Home & Office

The first smart speaker to combine Alexa and Google interchangeably is here

JBL just launched three gorgeous smart speakers, but it's what's on the inside that counts.
Written by Maria Diaz, Staff Writer
JBL Authentics 500 Lifestyle

Harman is adding three new speakers to its JBL Authentics series, the 200, 300, and 500 models. But even if the vintage aesthetics are sure to catch anyone's eye, the inside is what matters: This is the first smart speaker to combine both Amazon Alexa and Google Assistant for users to access simultaneously. 

This means you won't have to choose one smart voice assistant or even remember which one you asked to set up a timer or alarm. You could ask Alexa to set a timer and then ask Google to turn it off when it goes off, in case you have household members who prefer one assistant over the other. 

Also: Better than Ring? This video doorbell has all the benefits and no subscription fees

"Amazon strives to be the most customer-centric company in the world, and it's advancements like this that contribute to that goal," said Aaron Rubenson, vice president of Amazon Alexa. "Customers win when they have choices, whether it's the ability to choose which smart home device to bring into their homes or which assistant they want to use."

Harman's new JBL Authentics speakers will offer both Alexa and Google Assistant customers much of the same experience they'd get from the assistants on other devices, including the assistants' respective supported languages, according to ZDNET's discussions with Mark Yoshitake, GM and director of Alexa, and Marissa Chacko, director of product management at Google. 

The JBL Authentics speakers all feature simultaneous voice assistants, multi-room playback, Bluetooth, Wi-Fi and Ethernet connectivity, automatic self-tuning, and controls through the JBL One app. The 500 model also features Dolby Atmos. They will be available in September, starting at $330 for the JBL Authentics 200 model and $700 for the Authentics 500.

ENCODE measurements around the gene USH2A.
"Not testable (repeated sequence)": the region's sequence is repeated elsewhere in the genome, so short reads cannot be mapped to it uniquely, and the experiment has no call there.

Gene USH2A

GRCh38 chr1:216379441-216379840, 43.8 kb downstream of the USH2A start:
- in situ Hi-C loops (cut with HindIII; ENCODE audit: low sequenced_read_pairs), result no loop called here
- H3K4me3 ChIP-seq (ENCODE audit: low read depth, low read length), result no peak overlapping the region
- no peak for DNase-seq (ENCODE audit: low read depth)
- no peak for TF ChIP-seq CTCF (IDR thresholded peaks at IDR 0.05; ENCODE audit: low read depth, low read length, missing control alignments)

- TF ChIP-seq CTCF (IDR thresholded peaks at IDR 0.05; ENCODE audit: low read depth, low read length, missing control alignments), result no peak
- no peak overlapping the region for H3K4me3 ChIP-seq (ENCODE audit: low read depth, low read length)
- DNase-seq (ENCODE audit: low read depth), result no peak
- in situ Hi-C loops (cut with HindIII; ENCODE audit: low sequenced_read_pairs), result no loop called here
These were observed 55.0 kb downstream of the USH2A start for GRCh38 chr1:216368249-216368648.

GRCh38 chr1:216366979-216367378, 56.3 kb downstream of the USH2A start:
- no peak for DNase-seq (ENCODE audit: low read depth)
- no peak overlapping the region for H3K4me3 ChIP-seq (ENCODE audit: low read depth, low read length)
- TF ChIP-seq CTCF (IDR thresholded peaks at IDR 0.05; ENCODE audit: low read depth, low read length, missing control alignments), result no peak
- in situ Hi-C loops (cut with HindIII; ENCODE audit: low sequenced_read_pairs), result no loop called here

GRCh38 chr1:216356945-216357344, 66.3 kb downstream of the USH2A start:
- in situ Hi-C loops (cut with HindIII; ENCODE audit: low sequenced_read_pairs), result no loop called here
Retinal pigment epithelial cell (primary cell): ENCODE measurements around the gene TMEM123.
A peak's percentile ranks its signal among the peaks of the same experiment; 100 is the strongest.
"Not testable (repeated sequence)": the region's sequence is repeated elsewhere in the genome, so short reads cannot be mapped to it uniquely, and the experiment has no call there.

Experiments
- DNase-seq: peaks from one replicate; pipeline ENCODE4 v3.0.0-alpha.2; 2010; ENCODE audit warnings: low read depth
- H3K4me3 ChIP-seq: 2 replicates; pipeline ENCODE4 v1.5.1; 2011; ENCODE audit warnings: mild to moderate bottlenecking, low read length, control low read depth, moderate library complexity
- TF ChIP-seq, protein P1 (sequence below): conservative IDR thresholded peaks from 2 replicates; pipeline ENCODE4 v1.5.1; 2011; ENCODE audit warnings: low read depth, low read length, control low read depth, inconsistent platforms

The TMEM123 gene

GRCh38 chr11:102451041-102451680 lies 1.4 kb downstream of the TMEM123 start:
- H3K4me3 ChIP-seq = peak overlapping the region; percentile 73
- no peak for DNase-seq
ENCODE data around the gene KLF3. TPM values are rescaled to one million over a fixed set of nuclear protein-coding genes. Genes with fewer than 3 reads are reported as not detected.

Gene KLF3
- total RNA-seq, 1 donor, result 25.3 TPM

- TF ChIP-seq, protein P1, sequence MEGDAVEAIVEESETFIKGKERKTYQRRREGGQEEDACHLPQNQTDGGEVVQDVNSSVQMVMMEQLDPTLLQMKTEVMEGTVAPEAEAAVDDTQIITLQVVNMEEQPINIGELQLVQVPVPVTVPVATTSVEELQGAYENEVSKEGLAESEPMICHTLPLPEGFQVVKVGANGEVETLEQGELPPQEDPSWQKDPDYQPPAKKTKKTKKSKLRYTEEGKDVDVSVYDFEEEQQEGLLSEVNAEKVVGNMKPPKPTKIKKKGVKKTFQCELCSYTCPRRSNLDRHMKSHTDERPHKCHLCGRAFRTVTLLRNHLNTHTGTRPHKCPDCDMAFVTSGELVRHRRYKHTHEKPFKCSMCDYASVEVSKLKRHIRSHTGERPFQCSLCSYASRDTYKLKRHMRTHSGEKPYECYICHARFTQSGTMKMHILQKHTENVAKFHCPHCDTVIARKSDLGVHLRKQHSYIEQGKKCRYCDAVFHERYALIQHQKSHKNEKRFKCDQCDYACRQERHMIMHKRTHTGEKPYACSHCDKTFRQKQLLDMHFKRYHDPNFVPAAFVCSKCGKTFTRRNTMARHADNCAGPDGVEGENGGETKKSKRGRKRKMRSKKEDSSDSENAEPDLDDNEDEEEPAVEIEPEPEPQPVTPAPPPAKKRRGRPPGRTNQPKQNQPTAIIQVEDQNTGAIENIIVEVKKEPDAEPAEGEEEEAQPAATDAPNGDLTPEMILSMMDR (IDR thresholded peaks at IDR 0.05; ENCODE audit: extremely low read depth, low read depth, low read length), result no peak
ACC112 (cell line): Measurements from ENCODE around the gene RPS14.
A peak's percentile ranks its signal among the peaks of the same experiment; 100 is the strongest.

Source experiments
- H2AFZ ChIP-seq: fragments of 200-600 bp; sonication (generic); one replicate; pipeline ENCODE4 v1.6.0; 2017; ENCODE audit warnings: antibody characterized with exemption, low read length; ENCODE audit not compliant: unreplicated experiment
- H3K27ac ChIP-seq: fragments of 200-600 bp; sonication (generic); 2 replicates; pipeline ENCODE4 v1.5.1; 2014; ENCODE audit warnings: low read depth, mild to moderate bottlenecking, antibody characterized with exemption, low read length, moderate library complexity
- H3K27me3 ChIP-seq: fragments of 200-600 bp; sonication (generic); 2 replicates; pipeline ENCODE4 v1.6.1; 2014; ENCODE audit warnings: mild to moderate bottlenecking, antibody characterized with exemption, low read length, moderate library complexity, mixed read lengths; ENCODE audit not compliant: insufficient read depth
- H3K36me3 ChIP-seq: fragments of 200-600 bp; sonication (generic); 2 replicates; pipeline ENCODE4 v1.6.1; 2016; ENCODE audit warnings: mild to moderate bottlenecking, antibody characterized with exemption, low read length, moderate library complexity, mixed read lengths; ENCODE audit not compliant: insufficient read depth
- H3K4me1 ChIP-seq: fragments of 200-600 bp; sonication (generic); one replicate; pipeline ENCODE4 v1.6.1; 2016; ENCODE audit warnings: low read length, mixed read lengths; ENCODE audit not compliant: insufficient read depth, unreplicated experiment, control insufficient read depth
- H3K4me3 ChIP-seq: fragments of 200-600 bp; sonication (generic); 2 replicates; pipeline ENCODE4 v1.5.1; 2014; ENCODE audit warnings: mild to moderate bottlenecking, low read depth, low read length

Also: The best smart speakers

Behind the scenes, Amazon has worked on this collaboration with Google to ensure customers don't have to purchase multiple devices to use more than one assistant. The multi-assistant integration will allow customers to use the corresponding wake words for Alexa or Google Assistant and access anything from their Amazon delivery status to events in their Google Calendar.

JBL Authentics line of smart speakers.

JBL Authentics line of smart speakers.

Maria Diaz/ZDNET

"Personally, the whole reason why I became passionate about building multi-assistant experiences is because some of my family and friends have limitations using certain assistants due to lack of language support and availability," said Amy King, senior technical product manager at Amazon. "Our whole goal with this integration is to make it easy for people to access different assistants with their voice based on their preferences and needs, as easily as they can switch between apps on their phone."

Also: Amazon's Echo Show 5 made me a smart display believer (and my daughter, too)

The integration was made possible by Amazon's Multi-Agent Experience (MAX) Toolkit, to ensure the virtual assistants don't speak over each other. Universal Device Commands (UDCs) simplify voice interactions so customers can ask either Google or Alexa for different things and then ask the other assistant to stop those requests. 

To set up the voice assistants, users have to go to the JBL One app on a mobile device and enable them. Then users can say "Alexa" or "Hey Google" to wake the device. Users can choose only to enable one assistant as well.

"Our mission for Alexa is to create a trusted AI that makes life more convenient and fulfilling for anyone, anywhere," said Rubenson. "To realize this vision, we're working to make voice ubiquitous for customers across a range of products, including third-party devices that support multiple assistants. We see infinite possibilities for assistants to enhance customers' lives, regardless of which assistant they choose to use." 

Editorial standards